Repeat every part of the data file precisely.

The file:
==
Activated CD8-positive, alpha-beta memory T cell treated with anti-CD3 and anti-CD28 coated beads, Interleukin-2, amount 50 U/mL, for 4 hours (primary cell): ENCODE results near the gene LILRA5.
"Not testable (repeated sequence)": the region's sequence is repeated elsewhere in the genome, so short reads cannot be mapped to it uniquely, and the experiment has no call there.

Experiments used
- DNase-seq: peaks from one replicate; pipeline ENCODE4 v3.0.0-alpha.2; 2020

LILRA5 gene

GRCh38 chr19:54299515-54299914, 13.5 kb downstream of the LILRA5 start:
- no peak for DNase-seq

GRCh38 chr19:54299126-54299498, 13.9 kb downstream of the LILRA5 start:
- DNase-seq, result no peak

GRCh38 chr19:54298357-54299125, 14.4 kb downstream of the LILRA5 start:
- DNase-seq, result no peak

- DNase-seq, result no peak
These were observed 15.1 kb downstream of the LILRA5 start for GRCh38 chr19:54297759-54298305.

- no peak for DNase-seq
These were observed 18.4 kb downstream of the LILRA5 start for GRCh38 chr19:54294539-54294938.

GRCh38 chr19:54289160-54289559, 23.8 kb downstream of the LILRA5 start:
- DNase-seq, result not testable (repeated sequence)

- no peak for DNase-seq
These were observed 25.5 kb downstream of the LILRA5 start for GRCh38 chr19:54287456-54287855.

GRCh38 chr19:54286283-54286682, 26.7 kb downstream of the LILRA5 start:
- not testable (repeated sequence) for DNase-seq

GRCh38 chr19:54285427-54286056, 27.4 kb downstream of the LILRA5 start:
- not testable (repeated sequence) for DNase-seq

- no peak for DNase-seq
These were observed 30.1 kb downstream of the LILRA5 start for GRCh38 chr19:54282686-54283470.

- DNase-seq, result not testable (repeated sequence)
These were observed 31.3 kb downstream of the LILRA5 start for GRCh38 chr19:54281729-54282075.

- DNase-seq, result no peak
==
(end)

Activated CD8-positive, alpha-beta memory T cell treated with anti-CD3 and anti-CD28 coated beads, Interleukin-2, amount 50 U/mL, for 4 hours (primary cell): ENCODE results near the gene LILRA5.
"Not testable (repeated sequence)": the region's sequence is repeated elsewhere in the genome, so short reads cannot be mapped to it uniquely, and the experiment has no call there.

Experiments used
- DNase-seq: peaks from one replicate; pipeline ENCODE4 v3.0.0-alpha.2; 2020

LILRA5 gene

GRCh38 chr19:54299515-54299914, 13.5 kb downstream of the LILRA5 start:
- no peak for DNase-seq

GRCh38 chr19:54299126-54299498, 13.9 kb downstream of the LILRA5 start:
- DNase-seq, result no peak

GRCh38 chr19:54298357-54299125, 14.4 kb downstream of the LILRA5 start:
- DNase-seq, result no peak

- DNase-seq, result no peak
These were observed 15.1 kb downstream of the LILRA5 start for GRCh38 chr19:54297759-54298305.

- no peak for DNase-seq
These were observed 18.4 kb downstream of the LILRA5 start for GRCh38 chr19:54294539-54294938.

GRCh38 chr19:54289160-54289559, 23.8 kb downstream of the LILRA5 start:
- DNase-seq, result not testable (repeated sequence)

- no peak for DNase-seq
These were observed 25.5 kb downstream of the LILRA5 start for GRCh38 chr19:54287456-54287855.

GRCh38 chr19:54286283-54286682, 26.7 kb downstream of the LILRA5 start:
- not testable (repeated sequence) for DNase-seq

GRCh38 chr19:54285427-54286056, 27.4 kb downstream of the LILRA5 start:
- not testable (repeated sequence) for DNase-seq

- no peak for DNase-seq
These were observed 30.1 kb downstream of the LILRA5 start for GRCh38 chr19:54282686-54283470.

- DNase-seq, result not testable (repeated sequence)
These were observed 31.3 kb downstream of the LILRA5 start for GRCh38 chr19:54281729-54282075.

- DNase-seq, result no peak